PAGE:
I have always walked a lot, and though my life has changed considerably since my son was born last year I still walk a lot, now with him strapped to my chest. I wish I could say I spend the entirety of each walk marveling down at him, and though there is always at least a little marveling, the truth is I continue for the most part to spend my walks now as I have spent them for some time: scrutinizing one glimpse of trash after another in hopes that one of these pieces of trash is actually a baseball card. As I wrote recently in an essay for Chicago Side, I’ve found a few baseball cards lying in the street over the years, but I haven’t found any in quite a while, and the actual ratio of pieces of trash scrutinized to pieces of trash that turned out to be baseball cards is so infinitesimally small as to be statistically nonexistent, similar in that regard to the ratio of planets in the universe versus the planets that support human life. So far there’s been just one and we’re on it, ruining it I guess, what with all the littering and Happy Meals. I found this card some time ago and since it was a card, albeit not a baseball card, I picked it up and brought it home. I suppose it came in a Happy Meal or something, if they still have Happy Meals. Happy Meals sprung up after I was done with childhood, so I don’t recall ever getting one. Anyway, this movie looks fucking stupid. I vaguely remember it coming out but I can’t say when. Sometime in the vague slab of years that occurred and continues to occur after the more delineated progress of time in childhood. The character featured here can bend all four elements, according to the back of the card. I can’t bend elements. But I can break wind. Ha ha ha ha ha! Right? Oh, man. Where was I? Oh yeah, walking, looking. I wish I had spent my writing time this morning working on a prize-winning short story, but this is my one life, an absurd blue miracle: walking, looking, cardboard, fart jokes.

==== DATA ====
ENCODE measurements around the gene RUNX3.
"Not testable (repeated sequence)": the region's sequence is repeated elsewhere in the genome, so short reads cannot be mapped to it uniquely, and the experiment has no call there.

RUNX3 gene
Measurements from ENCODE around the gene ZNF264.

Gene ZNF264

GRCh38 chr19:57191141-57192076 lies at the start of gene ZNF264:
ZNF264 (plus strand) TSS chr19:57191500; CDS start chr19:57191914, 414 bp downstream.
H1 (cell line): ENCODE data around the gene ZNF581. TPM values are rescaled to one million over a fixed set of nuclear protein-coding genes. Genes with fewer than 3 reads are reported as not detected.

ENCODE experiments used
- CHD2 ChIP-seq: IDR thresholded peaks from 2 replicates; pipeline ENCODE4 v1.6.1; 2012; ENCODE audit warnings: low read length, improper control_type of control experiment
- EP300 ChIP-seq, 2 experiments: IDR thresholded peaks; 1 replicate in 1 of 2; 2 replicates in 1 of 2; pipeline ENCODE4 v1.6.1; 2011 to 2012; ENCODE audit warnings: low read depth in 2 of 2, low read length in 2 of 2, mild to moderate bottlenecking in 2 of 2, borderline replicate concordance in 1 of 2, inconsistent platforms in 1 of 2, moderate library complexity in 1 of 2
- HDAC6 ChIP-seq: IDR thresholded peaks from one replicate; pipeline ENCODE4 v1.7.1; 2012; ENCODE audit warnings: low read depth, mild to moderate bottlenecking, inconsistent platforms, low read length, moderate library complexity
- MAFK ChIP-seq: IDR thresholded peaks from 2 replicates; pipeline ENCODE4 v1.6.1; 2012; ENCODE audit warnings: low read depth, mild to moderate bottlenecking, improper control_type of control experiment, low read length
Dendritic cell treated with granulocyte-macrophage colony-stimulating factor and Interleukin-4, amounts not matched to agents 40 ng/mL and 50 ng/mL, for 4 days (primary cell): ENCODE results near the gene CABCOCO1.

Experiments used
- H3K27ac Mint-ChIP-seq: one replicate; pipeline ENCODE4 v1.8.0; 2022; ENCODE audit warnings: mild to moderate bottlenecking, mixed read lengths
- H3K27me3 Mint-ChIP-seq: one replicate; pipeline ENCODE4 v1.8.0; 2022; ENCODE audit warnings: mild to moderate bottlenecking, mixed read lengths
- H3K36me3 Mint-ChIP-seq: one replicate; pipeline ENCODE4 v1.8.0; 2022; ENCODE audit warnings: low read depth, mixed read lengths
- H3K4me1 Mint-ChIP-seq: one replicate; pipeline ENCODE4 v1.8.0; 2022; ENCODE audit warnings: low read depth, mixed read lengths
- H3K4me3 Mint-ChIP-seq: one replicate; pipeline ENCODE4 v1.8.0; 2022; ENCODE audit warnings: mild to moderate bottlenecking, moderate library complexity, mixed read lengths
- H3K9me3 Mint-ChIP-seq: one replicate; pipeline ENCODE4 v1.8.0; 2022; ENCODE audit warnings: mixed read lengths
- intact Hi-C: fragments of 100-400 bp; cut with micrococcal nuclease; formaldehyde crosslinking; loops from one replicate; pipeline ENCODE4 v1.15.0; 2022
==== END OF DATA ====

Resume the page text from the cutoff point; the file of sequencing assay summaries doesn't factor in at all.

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1976 wrapper

January 12, 2012

Here’s a little prayer to a wrapper. There was a moment a long time ago when this wrapper was fastened around a stack of brand new cards and a rectangular shard of gum. The cards were unknown. They could be any cards. Most likely the moment of possibilities was sped past, the wrapper torn open at the first touch.

Here’s a little prayer to the idea of slowing down, of waiting and listening and wondering. Days are marked inconsequentially with short bursts of shared babble. Most of this babble makes no impact before dissolving in thin air. Other babble has a narcotic hook that catches and tears at the attention momentarily. My mind is full of babble. The days go by.

Here’s a little prayer to the life behind all the babble. Here’s a little prayer to the hope that a wrapper torn open long ago might somehow enclose itself once again around a world of possibilities.

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Carl Crawford

April 8, 2011

According to the Gods: a 2011 Team-By-Team Preview

Tampa Bay Rays